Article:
There's a whole lot of value here for gamers to really drench themselves in with dirt and mud. With over a hundred single player racimg events, fun time killers found in the DC playground, and awesome customization options, you'll crank in the hours by the dozen before you know it. That doesn't even include the breadth of multiplayer options to boot. This package just isn't lacking in any kind of longevity.
Dirt 3 is a superb rally racing package that is bursting at the seams with high quality content, owning only a few minor contrivances. It's flexibility in accommodating the needs of individual gamer preferences makes for an easy recommendation to anyone who enjoys rally based gaming. If there's any aversion to Dirt 3, in any reasonable way, it would not be one concerning a lack of quality; rather, the lack of interest from the rally sports themselves. If you like racing, and like it rally flavored, then hit the dirt with Dirt 3.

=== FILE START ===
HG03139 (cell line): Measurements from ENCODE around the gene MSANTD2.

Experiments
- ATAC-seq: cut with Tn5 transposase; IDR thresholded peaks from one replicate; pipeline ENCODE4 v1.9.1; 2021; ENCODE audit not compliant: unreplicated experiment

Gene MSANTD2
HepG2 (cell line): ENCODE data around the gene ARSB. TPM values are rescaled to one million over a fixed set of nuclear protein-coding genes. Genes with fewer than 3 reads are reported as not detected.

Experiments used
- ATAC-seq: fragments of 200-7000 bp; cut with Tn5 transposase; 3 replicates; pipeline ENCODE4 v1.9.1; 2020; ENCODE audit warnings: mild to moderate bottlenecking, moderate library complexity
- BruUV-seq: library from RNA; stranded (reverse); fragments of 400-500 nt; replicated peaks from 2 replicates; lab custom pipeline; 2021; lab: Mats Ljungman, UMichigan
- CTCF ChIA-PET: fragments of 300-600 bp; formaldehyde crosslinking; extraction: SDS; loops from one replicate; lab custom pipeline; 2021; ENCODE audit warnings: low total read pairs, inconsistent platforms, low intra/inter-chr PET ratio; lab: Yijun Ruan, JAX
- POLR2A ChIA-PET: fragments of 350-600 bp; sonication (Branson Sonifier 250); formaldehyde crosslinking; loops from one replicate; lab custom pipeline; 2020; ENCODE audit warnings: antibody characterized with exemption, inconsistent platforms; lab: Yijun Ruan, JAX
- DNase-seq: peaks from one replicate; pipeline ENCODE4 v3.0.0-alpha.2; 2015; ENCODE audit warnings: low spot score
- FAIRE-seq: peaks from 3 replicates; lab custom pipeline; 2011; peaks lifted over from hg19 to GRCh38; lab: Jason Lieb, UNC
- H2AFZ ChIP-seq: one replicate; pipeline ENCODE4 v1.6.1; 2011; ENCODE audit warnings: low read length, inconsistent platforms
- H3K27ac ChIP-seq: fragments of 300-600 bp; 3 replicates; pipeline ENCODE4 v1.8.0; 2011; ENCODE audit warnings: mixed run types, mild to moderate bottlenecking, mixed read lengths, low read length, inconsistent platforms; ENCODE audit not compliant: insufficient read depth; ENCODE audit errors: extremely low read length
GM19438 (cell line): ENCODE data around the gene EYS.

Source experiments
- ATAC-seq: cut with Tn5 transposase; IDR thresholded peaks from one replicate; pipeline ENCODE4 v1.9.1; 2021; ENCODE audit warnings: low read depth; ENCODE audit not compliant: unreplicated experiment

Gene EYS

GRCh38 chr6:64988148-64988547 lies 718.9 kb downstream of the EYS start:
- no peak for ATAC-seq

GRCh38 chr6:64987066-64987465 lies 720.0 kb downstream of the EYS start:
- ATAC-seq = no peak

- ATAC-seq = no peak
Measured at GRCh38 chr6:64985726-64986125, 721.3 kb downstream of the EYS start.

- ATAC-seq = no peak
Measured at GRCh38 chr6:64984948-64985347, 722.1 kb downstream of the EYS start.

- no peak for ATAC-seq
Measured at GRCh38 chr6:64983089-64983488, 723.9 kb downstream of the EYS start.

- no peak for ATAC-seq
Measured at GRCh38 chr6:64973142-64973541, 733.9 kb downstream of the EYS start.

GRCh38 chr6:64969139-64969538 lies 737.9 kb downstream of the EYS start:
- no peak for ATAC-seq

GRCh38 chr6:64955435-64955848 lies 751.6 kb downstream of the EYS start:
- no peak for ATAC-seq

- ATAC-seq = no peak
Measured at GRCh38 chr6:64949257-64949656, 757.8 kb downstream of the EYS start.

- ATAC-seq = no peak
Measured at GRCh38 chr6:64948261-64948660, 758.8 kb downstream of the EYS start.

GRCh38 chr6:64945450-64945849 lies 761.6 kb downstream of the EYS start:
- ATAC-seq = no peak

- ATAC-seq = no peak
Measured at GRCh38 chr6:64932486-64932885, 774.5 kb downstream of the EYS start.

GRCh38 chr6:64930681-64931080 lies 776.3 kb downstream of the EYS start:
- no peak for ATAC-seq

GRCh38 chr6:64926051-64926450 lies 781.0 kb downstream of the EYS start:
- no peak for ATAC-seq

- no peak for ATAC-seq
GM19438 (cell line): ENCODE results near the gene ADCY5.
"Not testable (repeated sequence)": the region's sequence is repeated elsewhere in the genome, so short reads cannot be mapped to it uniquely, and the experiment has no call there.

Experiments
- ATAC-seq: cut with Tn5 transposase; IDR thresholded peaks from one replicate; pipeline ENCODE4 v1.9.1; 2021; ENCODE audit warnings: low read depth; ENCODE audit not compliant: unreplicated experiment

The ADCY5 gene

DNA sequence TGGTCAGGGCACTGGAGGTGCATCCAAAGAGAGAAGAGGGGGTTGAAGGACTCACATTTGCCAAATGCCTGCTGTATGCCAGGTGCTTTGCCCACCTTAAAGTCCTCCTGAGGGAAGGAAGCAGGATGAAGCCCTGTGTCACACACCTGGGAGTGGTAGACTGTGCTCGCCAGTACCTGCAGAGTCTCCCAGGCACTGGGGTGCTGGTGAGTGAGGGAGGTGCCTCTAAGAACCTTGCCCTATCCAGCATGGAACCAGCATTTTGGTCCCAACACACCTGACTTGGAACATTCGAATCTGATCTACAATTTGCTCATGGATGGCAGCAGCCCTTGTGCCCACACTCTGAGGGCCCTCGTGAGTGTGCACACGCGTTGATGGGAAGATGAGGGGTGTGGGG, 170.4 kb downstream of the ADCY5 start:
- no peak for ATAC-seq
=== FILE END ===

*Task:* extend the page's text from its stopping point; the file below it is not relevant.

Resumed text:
7/1/2012 Guest, "Temjin001"